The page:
What is Biceps Tenodesis?
Biceps tenodesis is surgery to repair a ruptured biceps tendon. Biceps tendon rupture is a complete tearing away of the tendon from the bone. The majority of biceps tendon ruptures occur at the shoulder and is referred to as proximal biceps tendon rupture. The biceps tendon may also detach from the forearm distally, referred to as distal biceps tendon rupture, however this is less common.
Surgery to repair a ruptured biceps tendon may be performed arthroscopically. Arthroscopy is a surgical procedure in which an arthroscope is inserted into a joint. The arthroscope is a small fiber-optic viewing instrument made up of a tiny lens, light source and video camera. The surgical instruments used in arthroscopic surgery are very small (only 3 or 4 mm in diameter) but appear much larger when viewed through an arthroscope.
The television camera attached to the arthroscope displays the image of the joint on a television screen, allowing the surgeon to look throughout the shoulder or elbow at cartilage, ligaments, and tendons. The surgeon can determine the amount or type of injury, and then repair or correct the problem as necessary.
Arthroscopic surgical procedures are often performed on an outpatient basis and the patient is able to return home on the same day. The benefits of arthroscopy compared to the alternative, open shoulder or open elbow surgery, include:
Minimal soft tissue trauma
Faster healing time
Lower infection rate
Usually performed as outpatient day surgery
Arthroscopy to repair a proximal ruptured biceps tendon is performed in a hospital operating room under general anesthesia. The surgery is referred to as arthroscopic biceps tenodesis. The surgeon will make several small incisions, about ¼ inch each, to the shoulder area. These incisions result in very small scars, which in many cases are unnoticeable. In one portal, the arthroscope is inserted to view the shoulder joint. Along with the arthroscope, a sterile solution is pumped into the joint which expands the shoulder joint, giving the surgeon a clear view and room to work. The other portal is used for the insertion of surgical instruments. A surgical instrument is used to probe various parts within the joint to determine the extent of the problem. Any bone spurs present that may have contributed to the rupture will be shaved with an instrument called a burr. The surgeon will locate the biceps tendon and debride (remove) any frayed edges that occurred from the rupture. The biceps tendon will then be attached to the humerus bone, the upper arm bone, as opposed to its original location on the labrum within the shoulder. The tendon is secured to the humerus with a special screw.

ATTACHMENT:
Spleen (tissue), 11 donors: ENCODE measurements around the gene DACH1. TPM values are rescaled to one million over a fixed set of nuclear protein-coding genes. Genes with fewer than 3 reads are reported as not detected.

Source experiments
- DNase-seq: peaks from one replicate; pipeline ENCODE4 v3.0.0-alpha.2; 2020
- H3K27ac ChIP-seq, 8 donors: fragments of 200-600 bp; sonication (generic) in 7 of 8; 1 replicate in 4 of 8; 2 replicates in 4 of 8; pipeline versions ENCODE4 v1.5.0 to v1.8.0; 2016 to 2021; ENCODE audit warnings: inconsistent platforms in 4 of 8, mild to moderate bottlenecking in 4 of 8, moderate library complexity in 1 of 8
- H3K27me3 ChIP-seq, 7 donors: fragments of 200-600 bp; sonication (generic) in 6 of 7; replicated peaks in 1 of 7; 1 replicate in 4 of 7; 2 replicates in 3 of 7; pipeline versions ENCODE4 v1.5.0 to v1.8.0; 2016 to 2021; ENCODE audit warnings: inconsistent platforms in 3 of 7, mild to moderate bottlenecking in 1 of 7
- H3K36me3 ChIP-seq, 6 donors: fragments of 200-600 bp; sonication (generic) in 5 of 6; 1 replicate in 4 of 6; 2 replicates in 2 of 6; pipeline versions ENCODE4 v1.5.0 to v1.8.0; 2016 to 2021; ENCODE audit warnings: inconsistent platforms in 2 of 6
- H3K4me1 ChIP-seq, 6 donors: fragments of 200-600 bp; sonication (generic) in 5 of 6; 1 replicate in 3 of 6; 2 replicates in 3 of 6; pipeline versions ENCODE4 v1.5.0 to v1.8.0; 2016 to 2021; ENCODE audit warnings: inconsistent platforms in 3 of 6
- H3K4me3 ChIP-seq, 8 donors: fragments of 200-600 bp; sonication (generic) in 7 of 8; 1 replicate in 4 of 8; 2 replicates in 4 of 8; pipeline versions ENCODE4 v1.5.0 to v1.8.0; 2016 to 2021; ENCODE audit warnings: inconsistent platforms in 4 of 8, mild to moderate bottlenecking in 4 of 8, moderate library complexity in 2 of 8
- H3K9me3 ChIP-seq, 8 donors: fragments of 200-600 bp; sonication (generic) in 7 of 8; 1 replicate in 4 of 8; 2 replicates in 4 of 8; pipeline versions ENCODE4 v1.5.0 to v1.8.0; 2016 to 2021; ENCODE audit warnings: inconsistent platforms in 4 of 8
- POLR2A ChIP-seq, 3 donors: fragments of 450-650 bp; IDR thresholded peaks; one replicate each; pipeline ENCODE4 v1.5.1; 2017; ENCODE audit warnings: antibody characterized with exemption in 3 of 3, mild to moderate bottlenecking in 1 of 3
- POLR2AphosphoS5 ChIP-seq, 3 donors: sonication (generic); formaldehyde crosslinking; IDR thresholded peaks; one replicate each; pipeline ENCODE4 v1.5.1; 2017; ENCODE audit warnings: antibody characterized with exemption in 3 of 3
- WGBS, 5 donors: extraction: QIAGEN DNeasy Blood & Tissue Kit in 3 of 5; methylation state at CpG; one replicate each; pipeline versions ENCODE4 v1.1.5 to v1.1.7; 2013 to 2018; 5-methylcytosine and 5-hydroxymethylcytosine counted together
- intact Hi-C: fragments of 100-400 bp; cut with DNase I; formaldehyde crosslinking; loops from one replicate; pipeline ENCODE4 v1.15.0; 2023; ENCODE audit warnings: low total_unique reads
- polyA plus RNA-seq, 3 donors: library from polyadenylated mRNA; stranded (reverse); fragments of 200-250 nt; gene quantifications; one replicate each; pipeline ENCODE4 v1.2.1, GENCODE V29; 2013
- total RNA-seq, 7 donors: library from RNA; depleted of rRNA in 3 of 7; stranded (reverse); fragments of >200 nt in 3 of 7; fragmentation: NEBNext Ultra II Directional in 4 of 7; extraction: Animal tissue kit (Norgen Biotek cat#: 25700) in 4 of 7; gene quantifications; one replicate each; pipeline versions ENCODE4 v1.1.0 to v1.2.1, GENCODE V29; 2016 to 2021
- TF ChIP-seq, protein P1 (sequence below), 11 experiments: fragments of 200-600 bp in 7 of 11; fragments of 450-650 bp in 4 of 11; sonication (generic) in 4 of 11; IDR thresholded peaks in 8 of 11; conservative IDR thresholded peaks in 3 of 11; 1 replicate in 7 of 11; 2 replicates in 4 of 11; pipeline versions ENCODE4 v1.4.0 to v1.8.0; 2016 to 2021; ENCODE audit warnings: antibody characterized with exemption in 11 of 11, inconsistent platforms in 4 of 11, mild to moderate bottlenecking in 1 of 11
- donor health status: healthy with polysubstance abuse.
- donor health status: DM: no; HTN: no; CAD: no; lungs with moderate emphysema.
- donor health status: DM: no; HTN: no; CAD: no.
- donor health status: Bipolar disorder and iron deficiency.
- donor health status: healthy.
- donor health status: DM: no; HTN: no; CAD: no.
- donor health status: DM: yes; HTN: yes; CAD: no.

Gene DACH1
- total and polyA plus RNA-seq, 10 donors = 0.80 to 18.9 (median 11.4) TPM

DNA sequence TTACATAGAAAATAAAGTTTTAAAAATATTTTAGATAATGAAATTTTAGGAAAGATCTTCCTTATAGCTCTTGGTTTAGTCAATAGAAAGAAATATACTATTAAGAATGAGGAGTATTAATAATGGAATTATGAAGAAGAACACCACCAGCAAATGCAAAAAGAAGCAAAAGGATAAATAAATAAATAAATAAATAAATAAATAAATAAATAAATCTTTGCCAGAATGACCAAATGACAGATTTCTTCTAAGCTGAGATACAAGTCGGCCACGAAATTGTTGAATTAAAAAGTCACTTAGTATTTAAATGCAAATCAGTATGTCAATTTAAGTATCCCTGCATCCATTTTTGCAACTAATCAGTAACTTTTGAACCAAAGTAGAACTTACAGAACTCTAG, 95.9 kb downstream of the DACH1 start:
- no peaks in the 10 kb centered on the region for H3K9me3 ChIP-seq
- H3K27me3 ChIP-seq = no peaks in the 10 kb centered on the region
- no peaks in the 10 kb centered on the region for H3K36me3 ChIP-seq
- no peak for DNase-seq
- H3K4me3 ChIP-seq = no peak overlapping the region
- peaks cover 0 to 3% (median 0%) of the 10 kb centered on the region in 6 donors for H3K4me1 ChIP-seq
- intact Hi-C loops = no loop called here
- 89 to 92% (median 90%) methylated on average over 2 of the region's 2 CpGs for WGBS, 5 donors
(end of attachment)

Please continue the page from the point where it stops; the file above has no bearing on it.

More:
After treating the problem, the portals (incisions) are closed by suturing or by tape. Arthroscopy is much less traumatic to the muscles, ligaments, and tissues than the traditional method of surgically opening the shoulder with long incisions (open technique).
Post Operative Care
You will wake up in the recovery room and then be transferred back to the ward. A bandage will be around the operated shoulder and the shoulder placed in a soft sling. Once you are recovered your IV will be removed and you will be shown a number of exercises to do. You will be encouraged to move your fingers and wrist often. Your surgeon will see you prior to discharge and explain the findings of the operation and what was done during surgery.
Pain medication will be provided and should be taken as directed. You can remove the bandage in 24-72 hours to shower, depending on your surgeon's preference, and place dressings provided by your surgeon over the area. It is NORMAL for the shoulder to swell after the surgery. Placing ice-packs on the shoulder will help to reduce swelling. (Ice packs on for 20 min 3-4 times a day until swelling has reduced)
Physical therapy will be ordered to restore normal upper arm function and strength. It is imperative that you follow your therapist's instructions to prevent complications. You will be able to drive when you are off pain medications and no longer in a sling, usually about 3 weeks.
You should make an appointment with your surgeon 7-10 days after surgery to monitor your progress. Eating a healthy diet and not smoking will promote healing.
Risks and Complications
As with any surgery, biceps tenodesis may be associated with certain risks and complications such as:
Infection : Infections can occur superficially at the portal insertion sites or in the joint space of the shoulder, a more serious infection.
Nerve damage : Trauma to the nerves can cause numbness, tingling, pain, and weakness.
Hemarthrosis : A condition caused by excess bleeding into the joint after the surgery is completed. This may require additional arthroscopic surgery to irrigate the joint and evacuate the blood.
Reflex Sympathetic Dystrophy: This is an extremely rare condition that is not entirely understood, which can cause unexplained and excessive pain.
The majority of patients however suffer no complications following the procedure